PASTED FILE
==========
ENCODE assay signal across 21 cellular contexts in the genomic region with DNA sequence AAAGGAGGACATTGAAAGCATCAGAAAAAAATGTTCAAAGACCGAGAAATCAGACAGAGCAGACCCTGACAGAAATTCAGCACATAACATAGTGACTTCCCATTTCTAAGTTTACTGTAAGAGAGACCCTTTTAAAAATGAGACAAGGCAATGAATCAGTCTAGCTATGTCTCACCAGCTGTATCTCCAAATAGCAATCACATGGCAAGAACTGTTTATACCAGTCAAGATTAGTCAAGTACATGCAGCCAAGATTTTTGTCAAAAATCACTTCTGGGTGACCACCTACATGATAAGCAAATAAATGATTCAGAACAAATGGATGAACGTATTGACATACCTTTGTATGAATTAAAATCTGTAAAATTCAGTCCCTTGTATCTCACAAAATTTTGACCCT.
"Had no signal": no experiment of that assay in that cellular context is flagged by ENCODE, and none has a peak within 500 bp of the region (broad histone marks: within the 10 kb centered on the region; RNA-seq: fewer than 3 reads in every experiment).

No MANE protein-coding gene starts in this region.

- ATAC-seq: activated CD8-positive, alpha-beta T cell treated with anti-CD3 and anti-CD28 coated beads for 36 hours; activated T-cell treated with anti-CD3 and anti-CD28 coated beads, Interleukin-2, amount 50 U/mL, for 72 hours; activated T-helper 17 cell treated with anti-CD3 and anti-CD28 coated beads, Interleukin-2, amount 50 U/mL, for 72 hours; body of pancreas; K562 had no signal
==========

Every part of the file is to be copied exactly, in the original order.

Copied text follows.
ENCODE assay signal across 21 cellular contexts in the genomic region with DNA sequence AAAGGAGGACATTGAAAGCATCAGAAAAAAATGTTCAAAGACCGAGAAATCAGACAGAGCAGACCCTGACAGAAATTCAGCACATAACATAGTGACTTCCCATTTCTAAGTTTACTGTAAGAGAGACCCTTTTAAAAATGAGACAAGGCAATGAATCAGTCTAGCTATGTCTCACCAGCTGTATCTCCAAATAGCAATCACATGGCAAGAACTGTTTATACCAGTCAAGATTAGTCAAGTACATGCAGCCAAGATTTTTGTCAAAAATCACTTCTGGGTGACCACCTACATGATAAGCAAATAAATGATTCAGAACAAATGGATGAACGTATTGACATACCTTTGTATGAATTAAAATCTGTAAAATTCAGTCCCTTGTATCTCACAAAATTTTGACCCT.
"Had no signal": no experiment of that assay in that cellular context is flagged by ENCODE, and none has a peak within 500 bp of the region (broad histone marks: within the 10 kb centered on the region; RNA-seq: fewer than 3 reads in every experiment).

No MANE protein-coding gene starts in this region.

- ATAC-seq: activated CD8-positive, alpha-beta T cell treated with anti-CD3 and anti-CD28 coated beads for 36 hours; activated T-cell treated with anti-CD3 and anti-CD28 coated beads, Interleukin-2, amount 50 U/mL, for 72 hours; activated T-helper 17 cell treated with anti-CD3 and anti-CD28 coated beads, Interleukin-2, amount 50 U/mL, for 72 hours; body of pancreas; K562 had no signal